The former Yorkshire cricketer Azeem Rafiq says too many cricket clubs are still not doing enough to tackle racism and has accused many within the sport of "not feeling the issue is as big as has been made out to be."
It is now 18 months since an investigation was started by Yorkshire County Cricket Club after Azeem Rafiq first accused the club of being "institutionally racist, revealing that the matter had left him on the brink of taking his own life.
Later he told MPs of the "constant" racial slurs which left him feeling "humiliated" while giving evidence to the Digital, Culture, Media and Sport (DCMS) select committee and a subsequent damning report concluded that racism in cricket is "deep seated" with the committee calling on cricket to "clean up its act."
Last month Yorkshire Cricket Club announced a plan to source more diverse talent and while Azeem Rafiq welcomes the changes being proposed at his former club he now says he does not believe the sport more widely is doing enough to tackle racism.
Speaking at the Include Summit in Birmingham, a two day conference looking at diversity and inclusion within sport and aiming to get one million underprivileged and underrepresented young people taking part in sport, Azeem Rafiq said the sport needs to listen to the experiences of people all the way from professional level, right down to grass roots level.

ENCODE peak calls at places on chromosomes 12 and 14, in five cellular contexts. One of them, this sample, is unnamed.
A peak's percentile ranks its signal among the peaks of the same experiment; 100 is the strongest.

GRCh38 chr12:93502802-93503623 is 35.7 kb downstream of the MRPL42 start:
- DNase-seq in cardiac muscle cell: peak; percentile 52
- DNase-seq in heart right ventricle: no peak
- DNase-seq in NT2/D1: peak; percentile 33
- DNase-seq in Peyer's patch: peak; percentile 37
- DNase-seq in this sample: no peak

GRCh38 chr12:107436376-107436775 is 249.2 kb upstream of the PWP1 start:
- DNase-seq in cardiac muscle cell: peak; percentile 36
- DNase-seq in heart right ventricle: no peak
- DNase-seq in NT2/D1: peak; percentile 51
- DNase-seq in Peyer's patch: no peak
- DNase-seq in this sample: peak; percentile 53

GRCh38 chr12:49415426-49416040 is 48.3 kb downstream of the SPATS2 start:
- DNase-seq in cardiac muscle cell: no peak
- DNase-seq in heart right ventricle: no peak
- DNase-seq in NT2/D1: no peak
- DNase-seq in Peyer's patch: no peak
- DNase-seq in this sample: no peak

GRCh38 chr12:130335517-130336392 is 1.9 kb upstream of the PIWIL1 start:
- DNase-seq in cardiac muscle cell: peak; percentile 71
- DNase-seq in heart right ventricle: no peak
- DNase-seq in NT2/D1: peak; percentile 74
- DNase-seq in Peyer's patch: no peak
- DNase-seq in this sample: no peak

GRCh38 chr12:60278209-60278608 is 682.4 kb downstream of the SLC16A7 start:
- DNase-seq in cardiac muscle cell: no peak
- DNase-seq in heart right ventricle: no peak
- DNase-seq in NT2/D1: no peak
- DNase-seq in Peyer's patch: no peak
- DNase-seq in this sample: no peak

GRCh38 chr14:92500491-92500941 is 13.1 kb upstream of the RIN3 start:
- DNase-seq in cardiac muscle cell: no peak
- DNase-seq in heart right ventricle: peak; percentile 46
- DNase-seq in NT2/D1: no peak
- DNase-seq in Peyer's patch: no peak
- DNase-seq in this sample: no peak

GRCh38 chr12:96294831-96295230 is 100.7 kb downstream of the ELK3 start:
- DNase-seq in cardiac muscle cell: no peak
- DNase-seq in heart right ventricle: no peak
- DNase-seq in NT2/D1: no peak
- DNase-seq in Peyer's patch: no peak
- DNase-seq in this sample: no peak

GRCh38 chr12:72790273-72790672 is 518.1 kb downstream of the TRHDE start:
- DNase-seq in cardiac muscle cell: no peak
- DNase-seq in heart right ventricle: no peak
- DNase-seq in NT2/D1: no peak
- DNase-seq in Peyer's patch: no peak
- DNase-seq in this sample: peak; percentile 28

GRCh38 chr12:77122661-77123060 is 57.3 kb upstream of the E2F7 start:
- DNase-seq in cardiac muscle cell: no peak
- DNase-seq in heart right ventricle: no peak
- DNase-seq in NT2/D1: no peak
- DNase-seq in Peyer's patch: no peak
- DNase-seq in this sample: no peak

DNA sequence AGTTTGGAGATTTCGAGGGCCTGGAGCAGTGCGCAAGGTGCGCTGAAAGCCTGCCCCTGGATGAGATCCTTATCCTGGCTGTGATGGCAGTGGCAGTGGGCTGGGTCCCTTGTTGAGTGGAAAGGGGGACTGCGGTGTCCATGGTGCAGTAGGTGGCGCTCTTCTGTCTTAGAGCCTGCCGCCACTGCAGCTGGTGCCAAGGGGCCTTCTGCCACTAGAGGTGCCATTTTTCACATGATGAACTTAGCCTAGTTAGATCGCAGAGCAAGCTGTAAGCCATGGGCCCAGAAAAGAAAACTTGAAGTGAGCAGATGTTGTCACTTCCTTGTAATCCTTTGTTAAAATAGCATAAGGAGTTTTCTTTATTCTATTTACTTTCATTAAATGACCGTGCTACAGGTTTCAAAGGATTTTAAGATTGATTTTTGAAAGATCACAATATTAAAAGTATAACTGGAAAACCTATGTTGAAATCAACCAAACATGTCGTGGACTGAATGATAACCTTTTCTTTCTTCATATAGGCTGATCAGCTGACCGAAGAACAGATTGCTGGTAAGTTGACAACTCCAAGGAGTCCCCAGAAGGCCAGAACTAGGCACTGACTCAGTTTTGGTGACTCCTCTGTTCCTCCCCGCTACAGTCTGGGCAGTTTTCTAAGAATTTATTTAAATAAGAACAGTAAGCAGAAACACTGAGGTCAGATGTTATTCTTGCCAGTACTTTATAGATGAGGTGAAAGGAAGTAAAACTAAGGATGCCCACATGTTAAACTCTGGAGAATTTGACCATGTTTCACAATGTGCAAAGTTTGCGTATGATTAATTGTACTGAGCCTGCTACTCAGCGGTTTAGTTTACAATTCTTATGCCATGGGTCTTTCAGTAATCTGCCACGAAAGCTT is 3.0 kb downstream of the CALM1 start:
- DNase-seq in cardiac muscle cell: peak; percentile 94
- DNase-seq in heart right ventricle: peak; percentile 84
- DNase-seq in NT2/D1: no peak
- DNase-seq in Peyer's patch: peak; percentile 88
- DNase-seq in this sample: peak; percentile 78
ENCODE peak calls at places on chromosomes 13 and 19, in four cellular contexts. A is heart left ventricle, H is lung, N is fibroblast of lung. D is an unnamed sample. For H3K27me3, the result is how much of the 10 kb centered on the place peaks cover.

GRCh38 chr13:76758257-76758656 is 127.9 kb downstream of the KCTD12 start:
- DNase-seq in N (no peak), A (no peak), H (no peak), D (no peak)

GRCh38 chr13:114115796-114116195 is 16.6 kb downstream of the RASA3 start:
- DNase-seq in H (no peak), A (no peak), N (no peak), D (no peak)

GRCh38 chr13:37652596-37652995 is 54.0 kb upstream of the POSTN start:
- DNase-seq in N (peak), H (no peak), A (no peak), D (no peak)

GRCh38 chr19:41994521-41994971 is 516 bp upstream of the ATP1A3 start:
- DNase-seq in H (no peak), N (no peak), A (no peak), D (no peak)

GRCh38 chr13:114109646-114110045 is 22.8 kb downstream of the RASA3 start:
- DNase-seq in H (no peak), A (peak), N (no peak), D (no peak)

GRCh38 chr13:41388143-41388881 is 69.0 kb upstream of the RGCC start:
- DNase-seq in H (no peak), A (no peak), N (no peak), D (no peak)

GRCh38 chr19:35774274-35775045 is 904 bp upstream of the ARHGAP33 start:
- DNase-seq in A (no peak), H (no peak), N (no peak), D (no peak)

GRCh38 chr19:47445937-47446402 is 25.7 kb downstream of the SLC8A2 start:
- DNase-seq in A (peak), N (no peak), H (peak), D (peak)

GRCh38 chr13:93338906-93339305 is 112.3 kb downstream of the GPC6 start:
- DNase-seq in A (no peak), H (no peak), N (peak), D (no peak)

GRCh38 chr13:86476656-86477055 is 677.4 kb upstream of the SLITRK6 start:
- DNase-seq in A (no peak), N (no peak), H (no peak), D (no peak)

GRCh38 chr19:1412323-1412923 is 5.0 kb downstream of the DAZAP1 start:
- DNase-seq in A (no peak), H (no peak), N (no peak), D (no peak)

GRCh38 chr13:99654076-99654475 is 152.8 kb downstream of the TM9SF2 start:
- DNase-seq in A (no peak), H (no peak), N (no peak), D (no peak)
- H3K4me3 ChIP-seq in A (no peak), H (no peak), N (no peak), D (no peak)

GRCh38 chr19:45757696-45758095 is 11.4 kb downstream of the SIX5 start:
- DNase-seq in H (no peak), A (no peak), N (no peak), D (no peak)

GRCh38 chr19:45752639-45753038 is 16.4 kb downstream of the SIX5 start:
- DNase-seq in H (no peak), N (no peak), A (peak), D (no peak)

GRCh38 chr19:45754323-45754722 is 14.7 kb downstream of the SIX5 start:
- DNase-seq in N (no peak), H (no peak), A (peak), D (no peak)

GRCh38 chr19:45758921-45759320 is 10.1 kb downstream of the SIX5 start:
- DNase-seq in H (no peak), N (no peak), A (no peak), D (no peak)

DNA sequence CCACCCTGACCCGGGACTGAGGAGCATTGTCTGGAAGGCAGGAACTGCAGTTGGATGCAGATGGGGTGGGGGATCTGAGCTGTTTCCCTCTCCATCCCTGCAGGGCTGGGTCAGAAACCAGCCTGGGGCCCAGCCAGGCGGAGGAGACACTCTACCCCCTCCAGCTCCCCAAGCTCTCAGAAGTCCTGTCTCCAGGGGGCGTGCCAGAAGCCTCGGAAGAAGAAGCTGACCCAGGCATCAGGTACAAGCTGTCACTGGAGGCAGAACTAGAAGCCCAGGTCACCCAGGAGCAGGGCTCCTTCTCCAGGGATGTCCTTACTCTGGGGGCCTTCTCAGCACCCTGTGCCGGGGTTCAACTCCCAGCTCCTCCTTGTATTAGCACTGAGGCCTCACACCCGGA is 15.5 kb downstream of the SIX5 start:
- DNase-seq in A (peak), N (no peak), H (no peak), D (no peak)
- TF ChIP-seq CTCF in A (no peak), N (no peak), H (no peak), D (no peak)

He told ITV News: "Yorkshire, from everything I've seen and heard up to now, I think there's a real will to do the right thing.
"There genuinely is a genuine feeling that they want to do the right thing, and they've got good leadership in place now which are striving towards that but it's going to take time.
"From the rest, everything I've heard is that the rest of the game feels like the issue is not as big as it's being made out to be and there seems to be a lot more sympathy out there within the game for the perpetrators, as opposed to the people that have suffered over a long time.
"There's so many stories which are exactly the same throughout the game, and I think it's time we started listening, not just at the professional level, but at the grass roots level, because there's a lot of people that have suffered a lot of abuse over a lot of years."
Watch more from James Webster's interview with Azeem Rafiq: